In recent years, there has been an explosion in the number of adolescent pregnancies in the United States. The U.S. rate of adolescent childbearing is the highest among the industrial nations; double that of England, three times higher than in France or Sweden and nearly 20 times higher than Japan's. Each day in the United States about 1,300 babies are born to teen-age mothers.
Pregnancy in an adolescent comes at a time when she is often not ready for the responsibilities and confinement that it entails. In addition, in many adolescents, pregnancy comes before her body has matured to optimally support a pregnancy and before she is psychologically ready to accept motherhood. Finally, the support systems that usually accompany a pregnancy are often not there. The baby's father may shirk future responsibility, and the parents of the adolescent may view her pregnancy as a disaster. The girl herself often has nowhere to turn and feels guilt rather than happiness as she approaches motherhood.
Teen-age mothers have an increased risk for anemia, urinary tract infections, high blood pressure, early bleeding and complications during labor and delivery. And their infants are more likely to be born prematurely or to have grown poorly in the womb. They are far less likely than the average infant to survive.
Certainly society's goal must be to prevent adolescent pregnancy. However, in spite of many different programs aimed at prevention, the number of adolescent pregnancies remains high. Measures are necessary, in fact urgent, to ensure that an adolescent who becomes pregnant has the best chance to deliver a normal infant while at the same time continuing her own growth and development in an appropriate fashion. Among the special considerations for pregnant teen-agers are these: :: Weight gain. An adolescent must gain more weight during pregnancy than an adult woman. How much more depends on how much growth of her own can be expected during the nine months that she is carrying her baby. This will vary with the age and maturity of the teen-ager. The younger and less mature she is, the more weight she will need to gain. Maximum growth (often called the growth spurt) usually occurs early in adolescence. Thus, if an adult woman should gain 25-30 pounds during pregnancy, a 13-year-old must gain the same amount -- and perhaps another 10 pounds to cover the amount she would have gained if she were not pregnant. Iron. Certain nutrients are in short supply during adolescence, and for some these are the same nutrients that are limited dur- ing pregnancy. Probably the most important is iron. Iron requirements increase during adolescence as the body grows and must make more blood to cover its needs. Iron requirements also increase during pregnancy as the mother expands her blood supply and the fetus develops its own blood supply. Therefore, when pregnancy occurs in an adolescent, iron requirements are extremely high and iron deficiency is extremely common. All pregnant adolescents should take an iron supplement and follow a diet high in iron. Calcium. During adolescence, strong bones are being developed as calcium is rapidly deposited. Pregnancy can slow this process unless the pregnant adolescent is consuming enough calcium. Her diet must contain generous amounts of dairy foods. If this is not possible, then she should take a calcium supplement. Because all vitamins are needed in greater amounts both during adolescence and during pregnancy, the pregnant teen-ager should follow a balanced diet and take a prenatal vitamin supplement daily. Alcohol and tobacco. Both alcohol and tobacco smoke can be very dangerous to the developing fetus. Many adolescents smoke or drink; they must be convinced that continuing these habits during pregnancy is very dangerous. They must be helped to stop -- a difficult task for anyone and particularly for a teen-age girl who is pregnant and possibly uncertain and frightened of the future. Drugs. Recreational drugs, of course, are dangerous to the mother and fetus. For the pregnant adolescent on drugs, an extensive treatment program is needed to help her stop.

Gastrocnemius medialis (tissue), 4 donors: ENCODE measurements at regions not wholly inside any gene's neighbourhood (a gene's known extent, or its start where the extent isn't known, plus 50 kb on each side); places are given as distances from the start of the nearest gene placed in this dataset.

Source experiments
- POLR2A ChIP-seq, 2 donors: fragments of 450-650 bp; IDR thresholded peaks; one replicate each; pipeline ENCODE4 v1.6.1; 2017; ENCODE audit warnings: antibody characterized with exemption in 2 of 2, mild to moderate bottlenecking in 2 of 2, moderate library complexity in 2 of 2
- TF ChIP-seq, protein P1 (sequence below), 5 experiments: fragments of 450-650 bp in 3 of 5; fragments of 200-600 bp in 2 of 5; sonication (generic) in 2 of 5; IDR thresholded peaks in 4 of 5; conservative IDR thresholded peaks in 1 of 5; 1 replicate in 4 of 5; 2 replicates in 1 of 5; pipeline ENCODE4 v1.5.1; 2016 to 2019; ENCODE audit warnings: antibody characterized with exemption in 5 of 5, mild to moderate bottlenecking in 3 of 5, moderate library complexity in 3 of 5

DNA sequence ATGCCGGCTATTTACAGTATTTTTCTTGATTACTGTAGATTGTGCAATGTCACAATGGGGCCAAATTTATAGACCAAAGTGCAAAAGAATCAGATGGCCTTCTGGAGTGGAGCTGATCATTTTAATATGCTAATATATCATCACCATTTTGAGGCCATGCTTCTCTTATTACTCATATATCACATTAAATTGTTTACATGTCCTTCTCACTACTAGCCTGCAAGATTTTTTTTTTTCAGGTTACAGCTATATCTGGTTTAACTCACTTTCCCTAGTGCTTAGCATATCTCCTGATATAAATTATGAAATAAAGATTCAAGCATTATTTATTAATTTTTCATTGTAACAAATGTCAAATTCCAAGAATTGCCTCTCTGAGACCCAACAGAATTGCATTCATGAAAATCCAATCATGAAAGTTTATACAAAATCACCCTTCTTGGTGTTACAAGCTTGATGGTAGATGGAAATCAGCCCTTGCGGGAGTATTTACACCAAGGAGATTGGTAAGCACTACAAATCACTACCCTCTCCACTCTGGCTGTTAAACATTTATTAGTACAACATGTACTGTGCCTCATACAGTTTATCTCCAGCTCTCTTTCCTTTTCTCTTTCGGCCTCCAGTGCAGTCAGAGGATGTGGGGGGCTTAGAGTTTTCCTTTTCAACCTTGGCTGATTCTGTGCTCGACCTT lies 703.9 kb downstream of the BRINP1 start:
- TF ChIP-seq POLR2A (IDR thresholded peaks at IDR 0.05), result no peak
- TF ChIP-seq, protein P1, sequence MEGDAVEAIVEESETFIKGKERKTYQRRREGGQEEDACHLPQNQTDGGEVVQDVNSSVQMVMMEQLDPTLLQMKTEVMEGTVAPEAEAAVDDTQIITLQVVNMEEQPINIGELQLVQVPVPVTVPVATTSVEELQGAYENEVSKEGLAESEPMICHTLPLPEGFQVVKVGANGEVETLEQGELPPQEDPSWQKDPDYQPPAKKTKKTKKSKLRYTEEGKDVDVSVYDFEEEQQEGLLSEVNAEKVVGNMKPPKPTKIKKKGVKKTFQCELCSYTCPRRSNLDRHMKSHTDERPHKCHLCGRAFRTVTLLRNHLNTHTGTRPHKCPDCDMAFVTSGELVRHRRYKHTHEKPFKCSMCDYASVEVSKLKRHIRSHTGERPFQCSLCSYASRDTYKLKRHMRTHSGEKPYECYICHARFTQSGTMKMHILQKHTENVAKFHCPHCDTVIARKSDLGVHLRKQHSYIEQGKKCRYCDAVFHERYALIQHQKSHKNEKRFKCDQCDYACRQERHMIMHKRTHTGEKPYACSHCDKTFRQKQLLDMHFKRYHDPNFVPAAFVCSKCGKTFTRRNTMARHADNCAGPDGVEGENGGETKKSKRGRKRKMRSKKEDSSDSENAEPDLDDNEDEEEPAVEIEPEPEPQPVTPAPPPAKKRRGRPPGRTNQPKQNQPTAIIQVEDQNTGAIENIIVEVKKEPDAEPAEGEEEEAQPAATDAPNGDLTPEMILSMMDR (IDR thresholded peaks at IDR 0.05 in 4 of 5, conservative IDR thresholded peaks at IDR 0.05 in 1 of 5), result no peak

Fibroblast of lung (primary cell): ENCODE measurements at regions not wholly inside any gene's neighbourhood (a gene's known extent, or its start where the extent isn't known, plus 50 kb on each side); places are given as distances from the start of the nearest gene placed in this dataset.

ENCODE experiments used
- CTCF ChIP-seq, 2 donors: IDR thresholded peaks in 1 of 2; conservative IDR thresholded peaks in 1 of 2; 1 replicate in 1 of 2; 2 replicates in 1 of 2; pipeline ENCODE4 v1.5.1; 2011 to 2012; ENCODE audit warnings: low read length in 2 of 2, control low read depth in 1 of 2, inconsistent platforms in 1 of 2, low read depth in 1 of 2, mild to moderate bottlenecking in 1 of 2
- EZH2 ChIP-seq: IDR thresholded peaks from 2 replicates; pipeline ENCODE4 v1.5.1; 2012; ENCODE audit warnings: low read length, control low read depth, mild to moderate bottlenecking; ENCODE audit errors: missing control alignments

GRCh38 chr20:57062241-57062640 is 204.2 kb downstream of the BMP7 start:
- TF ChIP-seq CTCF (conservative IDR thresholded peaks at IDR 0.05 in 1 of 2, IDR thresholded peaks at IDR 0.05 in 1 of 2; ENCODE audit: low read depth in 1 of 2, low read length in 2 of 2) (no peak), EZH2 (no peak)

Myron Winick, MD, is the Williams Professor of Nutrition at the Columbia College of Physicians and Surgeons, Columbia University, New York.